Report on Successful Book Marketing

As one century ended and another began, what did publishers learn? Here are the results from one report.

“Books could not permanently create their market through advertising alone.” Advertising could help those books with good potential for sales but couldn’t lift others on the basis only of advertising.

Extensive use of endorsements proved generally helpful. But if even a highly placed, well-respected person gave too many endorsements, the commendation was devalued.

Authors who could be their own salesmen had great success. For authors willing to get out in front of the public and draw attention to their books, sales could pile up.

The right title can be as key as any other type of promotion. A boring title could kill a project. The right amount of spice and intrigue could break it out of the pack.

What was the report? John Tebbel’s history of American book publishing, Between Covers, in which he recounts what publishers were learning a hundred years ago (pp. 175-77) as the nineteenth century became the twentieth.

The well-known, overly prolific endorser? Theodore Roosevelt.

The greatest salesman of his own books? Mark Twain.

The wrong title the author wanted? Sunday as it was written on Sunday afternoons. The right title that became the bestseller? When Knighthood Was in Flower.

The title that flopped? Holy Orders. The title from the same author that became a roaring success? Sorrows of Satan.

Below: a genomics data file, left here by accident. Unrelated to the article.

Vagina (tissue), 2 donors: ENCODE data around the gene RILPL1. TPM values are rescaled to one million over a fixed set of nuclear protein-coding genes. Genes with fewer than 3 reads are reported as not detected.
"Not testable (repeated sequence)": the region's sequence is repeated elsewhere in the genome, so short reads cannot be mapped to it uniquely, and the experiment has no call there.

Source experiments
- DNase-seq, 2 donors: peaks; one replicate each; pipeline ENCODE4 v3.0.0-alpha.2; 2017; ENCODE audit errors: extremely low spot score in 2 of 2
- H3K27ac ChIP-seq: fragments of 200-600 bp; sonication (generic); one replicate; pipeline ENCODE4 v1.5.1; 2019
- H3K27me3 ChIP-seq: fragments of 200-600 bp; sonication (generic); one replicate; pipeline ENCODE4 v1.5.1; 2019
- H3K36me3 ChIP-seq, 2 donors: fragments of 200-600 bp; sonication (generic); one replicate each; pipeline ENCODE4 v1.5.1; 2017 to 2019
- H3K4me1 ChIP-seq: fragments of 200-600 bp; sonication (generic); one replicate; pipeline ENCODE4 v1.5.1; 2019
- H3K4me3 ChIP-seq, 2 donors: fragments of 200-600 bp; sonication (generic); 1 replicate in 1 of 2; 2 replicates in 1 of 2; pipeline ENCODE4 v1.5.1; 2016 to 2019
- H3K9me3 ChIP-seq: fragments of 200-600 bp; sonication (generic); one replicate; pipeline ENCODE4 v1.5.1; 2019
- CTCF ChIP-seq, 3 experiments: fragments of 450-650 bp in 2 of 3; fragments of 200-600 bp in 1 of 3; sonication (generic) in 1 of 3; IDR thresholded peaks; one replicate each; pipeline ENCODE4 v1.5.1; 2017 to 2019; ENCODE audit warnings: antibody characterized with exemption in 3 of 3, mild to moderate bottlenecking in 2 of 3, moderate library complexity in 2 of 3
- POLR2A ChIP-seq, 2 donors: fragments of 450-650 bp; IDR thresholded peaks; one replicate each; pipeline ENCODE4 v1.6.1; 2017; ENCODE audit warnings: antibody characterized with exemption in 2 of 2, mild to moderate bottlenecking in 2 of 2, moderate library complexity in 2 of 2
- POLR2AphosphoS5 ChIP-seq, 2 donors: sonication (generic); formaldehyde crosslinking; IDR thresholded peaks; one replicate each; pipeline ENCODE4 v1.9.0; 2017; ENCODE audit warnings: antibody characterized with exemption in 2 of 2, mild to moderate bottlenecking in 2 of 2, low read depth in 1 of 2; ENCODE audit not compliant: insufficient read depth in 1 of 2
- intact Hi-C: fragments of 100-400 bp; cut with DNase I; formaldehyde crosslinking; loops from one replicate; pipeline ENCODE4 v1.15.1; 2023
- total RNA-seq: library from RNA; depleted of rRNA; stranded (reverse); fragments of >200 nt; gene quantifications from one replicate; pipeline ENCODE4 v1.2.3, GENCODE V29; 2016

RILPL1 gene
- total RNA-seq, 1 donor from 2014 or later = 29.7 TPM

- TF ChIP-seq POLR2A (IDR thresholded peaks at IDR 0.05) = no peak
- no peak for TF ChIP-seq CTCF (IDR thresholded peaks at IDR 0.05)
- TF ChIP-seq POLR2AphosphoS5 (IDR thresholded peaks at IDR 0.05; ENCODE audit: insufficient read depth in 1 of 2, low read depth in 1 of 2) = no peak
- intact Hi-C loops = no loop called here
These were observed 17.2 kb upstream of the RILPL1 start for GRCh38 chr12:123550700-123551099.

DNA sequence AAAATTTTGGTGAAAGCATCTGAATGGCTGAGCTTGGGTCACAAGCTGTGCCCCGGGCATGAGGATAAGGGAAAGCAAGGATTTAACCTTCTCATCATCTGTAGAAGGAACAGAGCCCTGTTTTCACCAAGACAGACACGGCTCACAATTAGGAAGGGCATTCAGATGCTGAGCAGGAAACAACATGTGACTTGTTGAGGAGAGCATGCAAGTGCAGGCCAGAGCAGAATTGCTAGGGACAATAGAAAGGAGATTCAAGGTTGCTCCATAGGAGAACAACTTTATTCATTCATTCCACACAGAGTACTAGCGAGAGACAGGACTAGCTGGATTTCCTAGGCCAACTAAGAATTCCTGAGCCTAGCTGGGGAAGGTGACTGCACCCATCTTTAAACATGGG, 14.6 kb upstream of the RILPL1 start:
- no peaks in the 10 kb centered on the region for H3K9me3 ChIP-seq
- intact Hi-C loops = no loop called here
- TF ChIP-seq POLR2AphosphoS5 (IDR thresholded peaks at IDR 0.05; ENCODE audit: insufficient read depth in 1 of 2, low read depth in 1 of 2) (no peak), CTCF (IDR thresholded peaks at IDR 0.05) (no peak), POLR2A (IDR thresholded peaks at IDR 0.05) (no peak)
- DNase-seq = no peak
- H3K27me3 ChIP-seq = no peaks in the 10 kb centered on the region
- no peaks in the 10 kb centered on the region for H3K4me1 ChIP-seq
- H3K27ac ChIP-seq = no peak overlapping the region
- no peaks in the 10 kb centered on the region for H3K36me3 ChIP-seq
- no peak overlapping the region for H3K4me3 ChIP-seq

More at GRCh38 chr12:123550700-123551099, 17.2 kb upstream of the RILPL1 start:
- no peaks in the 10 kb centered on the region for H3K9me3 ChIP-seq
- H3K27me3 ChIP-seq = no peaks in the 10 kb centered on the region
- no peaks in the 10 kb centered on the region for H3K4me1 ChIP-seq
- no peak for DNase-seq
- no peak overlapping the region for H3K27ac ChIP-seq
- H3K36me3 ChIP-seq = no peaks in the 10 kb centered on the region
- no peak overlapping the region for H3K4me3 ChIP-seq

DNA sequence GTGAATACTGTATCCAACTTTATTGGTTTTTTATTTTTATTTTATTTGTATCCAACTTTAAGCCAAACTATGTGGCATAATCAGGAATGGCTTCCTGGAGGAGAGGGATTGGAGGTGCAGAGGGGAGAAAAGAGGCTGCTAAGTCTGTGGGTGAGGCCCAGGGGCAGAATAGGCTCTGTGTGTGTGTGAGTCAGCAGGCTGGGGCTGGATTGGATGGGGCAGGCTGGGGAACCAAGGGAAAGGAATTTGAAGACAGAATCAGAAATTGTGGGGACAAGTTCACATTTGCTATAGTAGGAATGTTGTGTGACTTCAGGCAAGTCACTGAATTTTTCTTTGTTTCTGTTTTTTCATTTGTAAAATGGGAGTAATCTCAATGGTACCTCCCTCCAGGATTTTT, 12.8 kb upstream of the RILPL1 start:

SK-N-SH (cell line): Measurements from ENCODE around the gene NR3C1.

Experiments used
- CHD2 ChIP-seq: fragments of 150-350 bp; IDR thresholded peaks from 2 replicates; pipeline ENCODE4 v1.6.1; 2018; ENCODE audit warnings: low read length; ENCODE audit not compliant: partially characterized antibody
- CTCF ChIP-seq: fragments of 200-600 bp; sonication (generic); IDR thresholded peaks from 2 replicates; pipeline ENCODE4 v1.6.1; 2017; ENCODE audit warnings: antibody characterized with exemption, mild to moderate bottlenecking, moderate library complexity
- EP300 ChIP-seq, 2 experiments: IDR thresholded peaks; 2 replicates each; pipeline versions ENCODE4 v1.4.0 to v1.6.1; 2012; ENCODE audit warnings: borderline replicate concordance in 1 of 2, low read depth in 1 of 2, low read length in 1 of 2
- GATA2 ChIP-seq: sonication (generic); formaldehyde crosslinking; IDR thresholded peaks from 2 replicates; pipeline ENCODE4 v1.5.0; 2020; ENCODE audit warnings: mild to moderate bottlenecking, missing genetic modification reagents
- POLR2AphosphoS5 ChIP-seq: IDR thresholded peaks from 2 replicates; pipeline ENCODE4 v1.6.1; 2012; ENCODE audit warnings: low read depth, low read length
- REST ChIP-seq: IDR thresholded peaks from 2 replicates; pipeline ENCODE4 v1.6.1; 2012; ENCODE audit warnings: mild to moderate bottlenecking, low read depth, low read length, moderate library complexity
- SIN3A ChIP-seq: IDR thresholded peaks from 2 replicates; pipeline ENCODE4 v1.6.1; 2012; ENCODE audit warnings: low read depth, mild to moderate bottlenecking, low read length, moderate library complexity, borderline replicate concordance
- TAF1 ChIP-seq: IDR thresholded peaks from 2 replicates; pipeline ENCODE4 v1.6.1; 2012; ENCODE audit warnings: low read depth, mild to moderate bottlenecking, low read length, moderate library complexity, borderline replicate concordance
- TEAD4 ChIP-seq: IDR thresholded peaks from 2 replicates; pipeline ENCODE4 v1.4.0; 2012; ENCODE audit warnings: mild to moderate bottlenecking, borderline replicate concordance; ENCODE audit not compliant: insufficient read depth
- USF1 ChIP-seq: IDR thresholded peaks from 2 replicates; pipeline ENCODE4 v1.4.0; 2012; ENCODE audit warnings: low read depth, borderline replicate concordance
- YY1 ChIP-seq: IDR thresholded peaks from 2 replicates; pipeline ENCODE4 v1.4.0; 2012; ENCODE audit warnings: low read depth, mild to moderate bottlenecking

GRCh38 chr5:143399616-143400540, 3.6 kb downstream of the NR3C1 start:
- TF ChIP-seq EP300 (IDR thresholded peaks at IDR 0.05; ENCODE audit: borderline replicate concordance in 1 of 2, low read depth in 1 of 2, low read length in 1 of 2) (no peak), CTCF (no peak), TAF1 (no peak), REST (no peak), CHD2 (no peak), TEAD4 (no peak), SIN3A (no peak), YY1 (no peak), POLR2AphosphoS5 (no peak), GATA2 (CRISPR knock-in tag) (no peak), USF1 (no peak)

If you wonder where to go in the future, one helpful place to look is the past.

Author: Andy Le Peau

I've been an editor and writer for over forty years. I am passionate about ideas and how we can express them clearly, beautifully, and persuasively. I love reading good books, talking about them, and recommending them. I thoroughly enjoy my family who help me continue on the path of a lifelong learner.

One thought on “Report on Successful Book Marketing”

  1. The other day I received notice that John Sandford’s “Wicked Prey” was released and a Kindle version available. I’ve read all previous 18 titles and bought many of them in hardback.

    I could buy the hardback from Amazon and B&N for $16.77 or $16.34 respectively with free shipping because of my membership. But the Kindle version price was $15.37.

    I found this insulting and disrespectful and did not buy the title period. I doubt I will buy it anytime soon because I now feel so badly about how the marketing has proceeded.

    On the other hand I am patiently waiting for the Kindle version for “Love is an orientation” and will purchase it assuming the price does not exceed $9.99.

    Interestingly I know who published the “prey” book and blame the company rather than the author or Amazon for the insult. Usually I don’t know the publisher. I am pretty sure from now on I will pay attention and probably avoid this one.

    I know IVP is the publisher of Love is an orientation because 1) I read a blog where such good things were written about the book; 2) the publisher was also mentioned in good terms in the comment section; and, 3) I recognized IVP because I follow “Andy Unedited.”

    How’s that for marketing information?

    And by the way there is a Kindle user boycott now on Amazon of titles that exceed $9.99. In case you didn’t know thought you might find it interesting.

Comments are closed.